“From the division perspective, this is validation of our own tactical standard operating procedures,” said Sgt. Maj. James Forbes, 38th ID’s operations sergeant major. “We’re able to utilize the assets here we would have if we were to deploy to the European theater in a real-world situation.”

Soldiers and airmen at the DTAC were busy tracking assets and analyzing intelligence reports, though not without some communication challenges between the different elements, which comprise soldiers from Romania, Poland, Slovakia and the United States.

“Getting into this exercise, and needing to overcome the language barrier, there’s definitely a learning curve,” said Sgt. 1st Class Larry Zickmund, Battle NCO for the DTAC. “This is something we need to practice, so we can be better in the future. It’s been enjoyable, though.”

For the Indiana Army National Guard, this exercise was the first opportunity they had to work in a tactical environment alongside soldiers from Slovakia, their state partner through the National Guard’s State Partnership Program.

“In my country, we have a lot of the same processes and coordination. There are not a lot of differences between us with solving problems,” said Slovakian Army Cpt. Peter Mrazik, an engineering officer. “Our planning and controlling of the operation is a lot like the U.S.”

Mrazik said that some Slovakian soldiers attend a military decision making process course in the U.S., which prepares them for successful coordination with U.S. forces during exercises like SJ17.

“I see a lot of skills here, and hope that I can use them in the future,” he added.

In addition to the 38th ID gaining experience in a multinational environment, soldiers in the DTAC worked with airmen who brought an Air Force perspective to an Army heavy organization.

“As a staff, we’ve really come together and to pick up everything quickly, which strengthens our partnership between the Army, and with multinational forces,” said U.S. Air Force Maj. Peter Dowling. “You see differences in techniques, so it’s very beneficial to see what works what best. Our partners learn from us, and we learn from them.”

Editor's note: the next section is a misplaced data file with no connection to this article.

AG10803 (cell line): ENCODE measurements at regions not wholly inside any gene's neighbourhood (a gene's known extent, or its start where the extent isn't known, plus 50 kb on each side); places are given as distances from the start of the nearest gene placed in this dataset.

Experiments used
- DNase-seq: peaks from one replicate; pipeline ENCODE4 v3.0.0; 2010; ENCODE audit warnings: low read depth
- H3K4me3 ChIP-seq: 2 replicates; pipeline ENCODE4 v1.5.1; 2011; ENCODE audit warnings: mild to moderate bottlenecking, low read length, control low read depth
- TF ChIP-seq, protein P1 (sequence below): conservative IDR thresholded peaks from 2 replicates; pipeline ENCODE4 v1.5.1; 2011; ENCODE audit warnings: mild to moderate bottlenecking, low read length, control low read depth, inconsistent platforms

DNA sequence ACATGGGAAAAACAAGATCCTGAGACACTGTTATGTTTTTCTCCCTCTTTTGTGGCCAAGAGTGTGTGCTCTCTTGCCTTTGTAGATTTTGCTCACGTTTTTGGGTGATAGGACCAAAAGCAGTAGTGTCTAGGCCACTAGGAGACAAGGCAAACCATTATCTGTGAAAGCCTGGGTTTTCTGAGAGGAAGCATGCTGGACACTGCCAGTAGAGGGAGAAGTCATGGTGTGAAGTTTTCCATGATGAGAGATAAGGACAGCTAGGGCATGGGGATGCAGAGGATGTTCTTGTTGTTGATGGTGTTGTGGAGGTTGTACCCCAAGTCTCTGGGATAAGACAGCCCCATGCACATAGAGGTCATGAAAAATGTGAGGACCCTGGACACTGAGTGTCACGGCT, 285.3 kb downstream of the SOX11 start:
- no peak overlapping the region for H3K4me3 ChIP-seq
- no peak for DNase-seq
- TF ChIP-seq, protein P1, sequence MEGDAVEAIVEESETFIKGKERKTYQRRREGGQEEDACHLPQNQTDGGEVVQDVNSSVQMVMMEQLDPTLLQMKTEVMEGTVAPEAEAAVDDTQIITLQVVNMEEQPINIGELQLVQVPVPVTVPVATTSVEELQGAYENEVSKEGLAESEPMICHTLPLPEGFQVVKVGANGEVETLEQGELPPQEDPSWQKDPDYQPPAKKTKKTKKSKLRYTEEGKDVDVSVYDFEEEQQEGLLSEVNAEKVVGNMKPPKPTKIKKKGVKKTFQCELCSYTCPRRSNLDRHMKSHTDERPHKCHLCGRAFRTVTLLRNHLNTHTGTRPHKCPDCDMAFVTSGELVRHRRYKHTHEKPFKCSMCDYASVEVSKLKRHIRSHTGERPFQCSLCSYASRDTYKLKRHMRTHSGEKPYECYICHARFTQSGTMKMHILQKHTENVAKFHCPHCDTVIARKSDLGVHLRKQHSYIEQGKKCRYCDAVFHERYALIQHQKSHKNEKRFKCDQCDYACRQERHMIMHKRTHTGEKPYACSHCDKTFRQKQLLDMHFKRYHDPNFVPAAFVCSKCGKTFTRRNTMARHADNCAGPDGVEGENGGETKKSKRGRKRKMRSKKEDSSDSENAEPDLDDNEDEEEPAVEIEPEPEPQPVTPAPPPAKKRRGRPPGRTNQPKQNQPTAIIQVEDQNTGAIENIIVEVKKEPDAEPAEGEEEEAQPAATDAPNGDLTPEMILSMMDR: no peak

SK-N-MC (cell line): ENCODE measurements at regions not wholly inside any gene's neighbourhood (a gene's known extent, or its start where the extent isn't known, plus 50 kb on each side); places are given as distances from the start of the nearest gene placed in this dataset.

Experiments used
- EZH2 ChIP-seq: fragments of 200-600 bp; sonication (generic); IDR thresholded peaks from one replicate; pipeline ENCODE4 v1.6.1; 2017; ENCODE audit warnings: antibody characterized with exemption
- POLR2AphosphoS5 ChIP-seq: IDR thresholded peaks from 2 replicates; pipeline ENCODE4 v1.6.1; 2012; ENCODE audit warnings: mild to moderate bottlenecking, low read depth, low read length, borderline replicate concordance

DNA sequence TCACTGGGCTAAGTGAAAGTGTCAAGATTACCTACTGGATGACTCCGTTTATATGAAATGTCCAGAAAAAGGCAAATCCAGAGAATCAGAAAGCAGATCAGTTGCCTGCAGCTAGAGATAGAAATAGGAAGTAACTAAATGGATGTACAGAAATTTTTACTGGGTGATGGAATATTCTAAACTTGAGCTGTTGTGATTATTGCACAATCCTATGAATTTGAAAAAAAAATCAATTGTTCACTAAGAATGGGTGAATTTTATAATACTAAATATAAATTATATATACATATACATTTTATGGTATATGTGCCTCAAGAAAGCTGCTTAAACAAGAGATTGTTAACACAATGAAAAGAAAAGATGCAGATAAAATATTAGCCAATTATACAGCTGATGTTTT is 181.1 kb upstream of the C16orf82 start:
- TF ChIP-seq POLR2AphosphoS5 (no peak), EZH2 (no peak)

Overall, the exercise is preparing units to engage with NATO partners, and their Air Force counterparts, to enhance their ability to respond to a near-peer adversary.

Dowling added, “If we were to engage in a real fight, it wouldn’t be the first time we’re working with the Polish in a fires element, or with the Romanian liaison officer. We’ll know that we’ve done something similar before, and we can take away the lessons learned from this.”

Exercise Saber Junction 17 is a U.S. Army Europe-directed exercise designed to assess the readiness of the U.S. Army’s Stryker-based 2nd Cavalry Regiment to conduct unified land operations, with a particular emphasis on rehearsing the transition from garrison to combat operations, and exercising operational and tactical decision-making and skills.

The annual exercise will take place primarily at the U.S. Army’s Grafenwoehr and Hohenfels Training Areas in northeastern Bavaria, from April 25-May 19, 2017. Saber Junction 17 will include nearly 4,500 participants from a variety of units from Albania, Bulgaria, Georgia, Italy, Kosovo, Lithuania, Macedonia, Poland, Romania, Slovenia, Ukraine the United Kingdom and the United States.

Source: US Army.

Image: A Czech Republic Soldier assualts through an objective during a joint airborne operation and airfield seizure with C Company, 2nd Battalion, 503rd Infantry Regiment, 173rd Airborne Brigade during a joint field exercise as a part of Exercise Saber Junction 17 in Mimon, Czech Republic April 17, 2017. Exercise Saber Junction demonstrates the ability of the 173rd Airborne Brigade to quickly move and assemble its forces in collaboration with NATO allies to secure critical assets, which enables following forces to air land crucial equipment.